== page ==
Also, I don't suffer from your obvious sense of insecurity. I know I can use other languages without losing my culture or my identity. I will always be a "Québécois", no matter what. I will always speak french, and my kids will learn french (and other languages).

    "Un francophone avec une identité anglophone vivant au sein d'une d'une majorité francophone qui elle-même se retrouve dans un ensemble majoritairement anglophone discutant avec un autre francophone en anglais... ?1?"

    I live in french.. I work in french.. There aren't many english people here, so even if I wanted to live in english, I'd be the idiot.
    This blog, however, is english. Furthermore, by writing in english, I'm sure that people who visit this site from all over the world are able to read and understand what I write.
    Isn't it ironic that you want people to use the language of the majority in your province, but you come here and you can't even do the same? Not that I care which language you use on here, but don't come criticize me for the languages I use.

    By the way, I'm still waiting for those examples of how we're being assimilated...

    ReplyDelete
  34. Why american peoples always laughs and makes jokes on CANADA ?

    ReplyDelete
  35. "Non, je souffre d'un syndrome qu'on appelle "l'ouverture au reste du monde""

    Et ne me dites pas que vous vivez à Trois-rivières parce que,honnêtement,vous feriez ma journée!MDR!!!

    Dites oui svp pour que je finisse bien ma semaine avec mes collègues de bureau cet après-midi.

    ReplyDelete
  36. @ Mike L.Teasdale said...
    Why american peoples always laughs and makes jokes on CANADA ?

    Because they never heard of Quebec, otherwise they'd be the laughing stock.
    M

    ReplyDelete
  37. "Seriously, what would Quebec do? It would be stuck trading with the maudit anglais from the US and Canada...that's if they would want to trade in the first place."

    Well, you brought up a really interesting point... trade. The infantile seppie (I am sorry, I do not usually go around and insult people, however his replies come off as really... 'traded. Or he tries to be funny and fails miserably) keeps deploring the fact that Qc is francophone and is in a sea of 350.000.000 or whatever anglophones. Well, what I don't understand is how he fails to see that a small independent country in NA would have any social, political or, more important, ECONOMIC leverage against US. It would be so fast ripped off by its own resources, that they wouldn't know what hit them. And good or bad, Qc is better off as part of Ca. And in case of separation, I am more than convinced that the Maritimes won't become a second Alaska...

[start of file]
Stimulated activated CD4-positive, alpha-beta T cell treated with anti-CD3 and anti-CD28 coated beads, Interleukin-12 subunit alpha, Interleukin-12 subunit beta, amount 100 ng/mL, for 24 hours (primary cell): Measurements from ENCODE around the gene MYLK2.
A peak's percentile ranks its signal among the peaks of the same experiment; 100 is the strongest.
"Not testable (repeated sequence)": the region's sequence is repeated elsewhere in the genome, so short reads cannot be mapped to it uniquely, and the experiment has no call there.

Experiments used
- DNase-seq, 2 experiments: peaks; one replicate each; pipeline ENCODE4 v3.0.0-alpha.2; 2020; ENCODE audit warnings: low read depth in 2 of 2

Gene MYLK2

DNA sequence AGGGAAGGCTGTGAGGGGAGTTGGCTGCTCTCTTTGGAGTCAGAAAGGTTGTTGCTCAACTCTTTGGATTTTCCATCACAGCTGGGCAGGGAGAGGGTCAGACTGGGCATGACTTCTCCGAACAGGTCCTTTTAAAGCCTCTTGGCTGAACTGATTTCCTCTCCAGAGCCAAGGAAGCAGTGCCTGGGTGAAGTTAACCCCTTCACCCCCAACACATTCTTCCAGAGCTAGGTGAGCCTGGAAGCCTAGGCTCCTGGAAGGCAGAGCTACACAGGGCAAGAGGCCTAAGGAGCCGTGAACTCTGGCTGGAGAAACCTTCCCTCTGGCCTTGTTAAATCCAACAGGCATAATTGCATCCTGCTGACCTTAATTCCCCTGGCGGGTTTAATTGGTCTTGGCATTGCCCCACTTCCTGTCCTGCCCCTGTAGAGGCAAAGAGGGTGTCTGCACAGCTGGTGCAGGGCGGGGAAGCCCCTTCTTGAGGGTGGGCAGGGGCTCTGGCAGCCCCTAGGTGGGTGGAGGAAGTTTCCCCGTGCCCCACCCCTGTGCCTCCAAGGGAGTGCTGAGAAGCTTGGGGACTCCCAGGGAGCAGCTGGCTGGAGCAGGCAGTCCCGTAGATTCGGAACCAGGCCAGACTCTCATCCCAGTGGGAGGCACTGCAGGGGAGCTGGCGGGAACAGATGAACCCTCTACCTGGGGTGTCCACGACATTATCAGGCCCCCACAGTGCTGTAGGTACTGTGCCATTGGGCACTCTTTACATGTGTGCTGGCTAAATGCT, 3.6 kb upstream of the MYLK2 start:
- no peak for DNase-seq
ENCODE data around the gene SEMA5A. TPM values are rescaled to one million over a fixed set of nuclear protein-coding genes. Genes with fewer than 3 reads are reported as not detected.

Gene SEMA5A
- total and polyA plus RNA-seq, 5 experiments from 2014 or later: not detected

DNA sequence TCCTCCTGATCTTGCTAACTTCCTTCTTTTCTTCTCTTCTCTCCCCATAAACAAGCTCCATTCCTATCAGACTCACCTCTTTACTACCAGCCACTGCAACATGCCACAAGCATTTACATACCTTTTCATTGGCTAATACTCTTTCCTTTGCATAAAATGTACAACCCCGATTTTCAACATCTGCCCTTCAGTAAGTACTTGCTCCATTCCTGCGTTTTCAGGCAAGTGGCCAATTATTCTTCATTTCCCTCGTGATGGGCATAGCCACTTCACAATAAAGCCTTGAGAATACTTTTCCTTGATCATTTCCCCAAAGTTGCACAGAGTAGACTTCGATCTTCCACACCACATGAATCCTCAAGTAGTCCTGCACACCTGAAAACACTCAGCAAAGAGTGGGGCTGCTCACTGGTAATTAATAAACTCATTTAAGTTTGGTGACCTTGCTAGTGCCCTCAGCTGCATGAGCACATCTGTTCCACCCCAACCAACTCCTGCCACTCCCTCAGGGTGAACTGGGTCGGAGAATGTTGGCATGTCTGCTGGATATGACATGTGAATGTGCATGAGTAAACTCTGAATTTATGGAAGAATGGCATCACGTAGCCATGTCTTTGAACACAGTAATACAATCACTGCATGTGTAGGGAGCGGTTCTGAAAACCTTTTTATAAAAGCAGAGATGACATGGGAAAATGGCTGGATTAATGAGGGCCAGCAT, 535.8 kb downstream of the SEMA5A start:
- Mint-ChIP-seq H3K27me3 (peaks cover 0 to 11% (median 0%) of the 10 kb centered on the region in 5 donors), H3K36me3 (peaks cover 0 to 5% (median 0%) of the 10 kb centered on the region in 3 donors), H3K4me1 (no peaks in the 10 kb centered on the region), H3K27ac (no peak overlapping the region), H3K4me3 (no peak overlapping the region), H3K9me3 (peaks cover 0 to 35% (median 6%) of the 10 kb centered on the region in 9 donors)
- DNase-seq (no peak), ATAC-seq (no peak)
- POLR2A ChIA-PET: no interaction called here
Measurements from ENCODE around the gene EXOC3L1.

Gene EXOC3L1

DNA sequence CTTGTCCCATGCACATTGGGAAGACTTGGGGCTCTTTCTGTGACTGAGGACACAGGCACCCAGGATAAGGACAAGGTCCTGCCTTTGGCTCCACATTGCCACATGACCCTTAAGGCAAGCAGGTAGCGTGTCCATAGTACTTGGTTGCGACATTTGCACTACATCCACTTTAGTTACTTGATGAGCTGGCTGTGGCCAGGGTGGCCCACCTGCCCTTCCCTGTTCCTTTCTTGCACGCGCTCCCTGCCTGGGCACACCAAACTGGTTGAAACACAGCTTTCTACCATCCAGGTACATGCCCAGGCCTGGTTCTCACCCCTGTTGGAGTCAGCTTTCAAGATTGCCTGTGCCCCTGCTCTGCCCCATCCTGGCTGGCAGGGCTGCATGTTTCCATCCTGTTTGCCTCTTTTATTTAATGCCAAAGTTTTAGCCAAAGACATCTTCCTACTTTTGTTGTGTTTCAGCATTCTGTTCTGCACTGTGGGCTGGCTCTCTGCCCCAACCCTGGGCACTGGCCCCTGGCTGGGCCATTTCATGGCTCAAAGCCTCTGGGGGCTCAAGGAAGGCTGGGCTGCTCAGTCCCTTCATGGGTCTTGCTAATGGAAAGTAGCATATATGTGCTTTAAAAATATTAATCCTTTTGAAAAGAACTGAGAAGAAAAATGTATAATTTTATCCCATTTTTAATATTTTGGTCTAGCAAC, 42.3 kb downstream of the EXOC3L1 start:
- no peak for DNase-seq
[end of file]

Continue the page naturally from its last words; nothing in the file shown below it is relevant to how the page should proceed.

ReplyDelete
  38. sorry, I meant " 'tarded". Damn auto-correct.

    ReplyDelete
  39. "Isn't it ironic that you want people to use the language of the majority in your province, but you come here and you can't even do the same? Not that I care which language you use on here, but don't come criticize me for the languages I use."

    Are you the same Tree Stump that badgered Michel Patrice for posting in english and called him a hypocrite?

    That's pretty funny.

    ReplyDelete
  40. "Seriously, what would Quebec do? It would be stuck trading with the maudit anglais from the US and Canada..."

    Ce n'est pas le cas actuellement?

    ReplyDelete
  41. @Cagary anonymous

    "Are you the same Tree Stump that badgered Michel Patrice for posting in english and called him a hypocrite?"

    That's pretty funny.

    Nous le trouvons peut-être très drôle de l'extérieur mais je vous assure que ce type de névrose ,voir personnalité complexe (multiple identités) n'est pas une pathologie à prendre à la légère.Mettez-vous à la place de leurs proches une seule journée.

    Un cas célèbre qui fait toujours rire les Québécois et qui a été scruté par des spécialistes :Elvis Gratton

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  42. "Dites oui svp pour que je finisse bien ma semaine avec mes collègues de bureau cet après-midi."

    You're a group of BS at the internet cafe?

    "Are you the same Tree Stump that badgered Michel Patrice for posting in english and called him a hypocrite?"

    Yes, I am. You obviously STILL don't understand. I'm not the one who wants everyone who speaks a different language to get out of this province.
    I'm not the one who's intolerant towards english or other languages. In fact, I have no problems with the language people use.
    However I do believe that if you are one of the people who wants to limit people's language choices (like Michel Patrice), you should at least do what you say.

    The reply you quoted was to someone questioning if I'm actually a Québécois because I use english.

    ReplyDelete
  43. Maybe, but you point out to one person that he should speak english if he wants the majority to understand, and then you tell Patrice he should not use english by calling him a hypocrite.

    And then you say that you don't want to limit people's languages. It doesen't seem very coherent to me.

    My problem is that you seem to make lots of assumptions about which opinions entail other opinions. For instance you seem to think that someone like Patrice wants "everyone who speaks a different language to get out of this province", something that I haven't seen him say. I think it cheapens the value of the discourse.

    ReplyDelete